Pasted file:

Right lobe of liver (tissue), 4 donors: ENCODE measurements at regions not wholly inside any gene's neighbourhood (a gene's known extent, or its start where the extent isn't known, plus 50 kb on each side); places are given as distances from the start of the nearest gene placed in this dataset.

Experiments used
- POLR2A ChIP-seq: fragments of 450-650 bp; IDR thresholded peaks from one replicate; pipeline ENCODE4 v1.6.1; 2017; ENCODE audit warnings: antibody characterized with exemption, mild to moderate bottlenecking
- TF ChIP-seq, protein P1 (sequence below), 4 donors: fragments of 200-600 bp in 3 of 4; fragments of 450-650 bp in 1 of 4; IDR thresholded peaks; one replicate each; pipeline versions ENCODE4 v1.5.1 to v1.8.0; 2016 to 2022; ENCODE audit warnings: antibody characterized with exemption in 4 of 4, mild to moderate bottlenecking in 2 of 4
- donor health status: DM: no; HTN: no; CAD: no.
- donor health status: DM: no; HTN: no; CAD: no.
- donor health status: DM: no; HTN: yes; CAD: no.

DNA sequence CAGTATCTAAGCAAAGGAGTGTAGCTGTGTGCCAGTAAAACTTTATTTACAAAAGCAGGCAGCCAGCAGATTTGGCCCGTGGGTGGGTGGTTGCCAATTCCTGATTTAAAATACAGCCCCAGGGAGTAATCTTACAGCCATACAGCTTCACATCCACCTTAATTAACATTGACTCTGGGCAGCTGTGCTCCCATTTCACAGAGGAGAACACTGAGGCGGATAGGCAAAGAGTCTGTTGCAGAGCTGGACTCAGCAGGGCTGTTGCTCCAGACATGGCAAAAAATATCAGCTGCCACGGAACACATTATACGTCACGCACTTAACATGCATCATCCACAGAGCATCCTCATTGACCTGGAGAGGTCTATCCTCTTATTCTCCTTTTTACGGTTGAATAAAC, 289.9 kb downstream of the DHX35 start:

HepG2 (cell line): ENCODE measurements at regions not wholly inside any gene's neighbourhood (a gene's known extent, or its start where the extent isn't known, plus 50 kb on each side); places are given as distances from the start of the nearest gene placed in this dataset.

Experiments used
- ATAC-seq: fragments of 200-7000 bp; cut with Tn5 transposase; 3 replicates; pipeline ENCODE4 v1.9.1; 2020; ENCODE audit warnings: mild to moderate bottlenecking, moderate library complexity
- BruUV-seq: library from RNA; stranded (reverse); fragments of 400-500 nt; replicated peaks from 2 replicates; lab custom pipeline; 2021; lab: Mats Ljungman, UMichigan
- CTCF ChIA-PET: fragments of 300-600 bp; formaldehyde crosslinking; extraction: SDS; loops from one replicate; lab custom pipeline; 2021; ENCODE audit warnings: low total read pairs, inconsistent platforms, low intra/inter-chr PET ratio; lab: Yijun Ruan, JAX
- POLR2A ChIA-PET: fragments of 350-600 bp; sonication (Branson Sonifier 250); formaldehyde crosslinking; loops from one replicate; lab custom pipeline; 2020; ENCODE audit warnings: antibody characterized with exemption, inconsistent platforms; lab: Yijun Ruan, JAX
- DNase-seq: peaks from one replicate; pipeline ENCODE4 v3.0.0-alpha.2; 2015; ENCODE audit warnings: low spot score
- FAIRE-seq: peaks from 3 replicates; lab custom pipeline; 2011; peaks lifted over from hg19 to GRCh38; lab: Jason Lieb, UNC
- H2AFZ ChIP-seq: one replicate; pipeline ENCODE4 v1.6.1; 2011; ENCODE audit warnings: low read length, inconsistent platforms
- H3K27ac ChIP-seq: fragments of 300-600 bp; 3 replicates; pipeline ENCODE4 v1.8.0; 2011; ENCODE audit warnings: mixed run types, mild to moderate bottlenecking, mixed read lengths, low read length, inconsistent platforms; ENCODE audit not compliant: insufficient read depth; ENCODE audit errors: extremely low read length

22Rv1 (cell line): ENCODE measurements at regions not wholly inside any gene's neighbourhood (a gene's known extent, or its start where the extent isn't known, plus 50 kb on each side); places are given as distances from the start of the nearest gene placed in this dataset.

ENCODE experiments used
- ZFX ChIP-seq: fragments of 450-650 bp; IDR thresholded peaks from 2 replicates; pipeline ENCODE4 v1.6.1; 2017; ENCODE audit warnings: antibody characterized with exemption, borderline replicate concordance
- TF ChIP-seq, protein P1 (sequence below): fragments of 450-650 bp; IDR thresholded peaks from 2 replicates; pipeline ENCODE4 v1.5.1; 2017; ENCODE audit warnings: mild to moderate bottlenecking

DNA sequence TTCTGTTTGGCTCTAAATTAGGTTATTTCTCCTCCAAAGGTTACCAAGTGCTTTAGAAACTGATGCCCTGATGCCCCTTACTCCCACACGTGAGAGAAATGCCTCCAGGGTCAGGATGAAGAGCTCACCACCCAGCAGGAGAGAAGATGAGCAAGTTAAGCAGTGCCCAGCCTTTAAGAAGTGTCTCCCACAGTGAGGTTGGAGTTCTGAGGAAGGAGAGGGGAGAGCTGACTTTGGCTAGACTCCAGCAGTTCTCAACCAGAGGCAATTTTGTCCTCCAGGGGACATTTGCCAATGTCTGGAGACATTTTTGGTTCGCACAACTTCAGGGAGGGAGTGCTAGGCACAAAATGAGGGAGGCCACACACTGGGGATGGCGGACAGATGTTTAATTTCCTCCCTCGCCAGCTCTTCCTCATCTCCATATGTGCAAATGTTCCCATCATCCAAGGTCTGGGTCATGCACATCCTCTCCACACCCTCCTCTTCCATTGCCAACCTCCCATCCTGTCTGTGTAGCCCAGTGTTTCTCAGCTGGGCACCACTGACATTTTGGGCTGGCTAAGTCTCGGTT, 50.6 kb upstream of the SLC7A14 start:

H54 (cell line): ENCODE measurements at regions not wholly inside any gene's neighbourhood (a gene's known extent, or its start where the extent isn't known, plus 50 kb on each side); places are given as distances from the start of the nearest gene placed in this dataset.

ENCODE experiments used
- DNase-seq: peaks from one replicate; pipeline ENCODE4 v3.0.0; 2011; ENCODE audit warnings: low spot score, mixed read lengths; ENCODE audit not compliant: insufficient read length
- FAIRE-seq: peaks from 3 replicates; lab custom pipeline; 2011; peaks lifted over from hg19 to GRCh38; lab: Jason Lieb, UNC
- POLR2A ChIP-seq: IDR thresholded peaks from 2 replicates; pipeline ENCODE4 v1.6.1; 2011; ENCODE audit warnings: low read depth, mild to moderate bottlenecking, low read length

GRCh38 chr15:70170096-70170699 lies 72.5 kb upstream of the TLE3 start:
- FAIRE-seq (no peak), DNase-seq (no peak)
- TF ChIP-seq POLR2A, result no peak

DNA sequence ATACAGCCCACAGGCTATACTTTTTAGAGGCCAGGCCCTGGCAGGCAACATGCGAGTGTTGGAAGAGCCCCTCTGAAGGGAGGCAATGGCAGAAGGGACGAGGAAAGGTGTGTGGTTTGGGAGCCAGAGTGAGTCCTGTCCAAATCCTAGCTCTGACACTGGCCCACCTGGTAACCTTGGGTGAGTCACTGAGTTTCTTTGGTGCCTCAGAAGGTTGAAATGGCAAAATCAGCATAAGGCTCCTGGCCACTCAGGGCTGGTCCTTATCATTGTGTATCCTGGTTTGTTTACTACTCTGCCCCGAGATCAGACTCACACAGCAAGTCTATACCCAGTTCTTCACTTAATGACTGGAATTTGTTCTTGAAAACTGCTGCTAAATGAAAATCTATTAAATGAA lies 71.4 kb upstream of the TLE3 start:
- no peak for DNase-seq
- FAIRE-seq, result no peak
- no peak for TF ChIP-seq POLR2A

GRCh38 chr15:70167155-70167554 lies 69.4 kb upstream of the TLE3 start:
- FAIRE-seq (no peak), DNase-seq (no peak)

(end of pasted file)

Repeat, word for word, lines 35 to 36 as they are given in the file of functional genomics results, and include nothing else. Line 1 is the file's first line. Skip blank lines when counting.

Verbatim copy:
- no peak for TF ChIP-seq POLR2A

GRCh38 chr15:70167155-70167554 lies 69.4 kb upstream of the TLE3 start: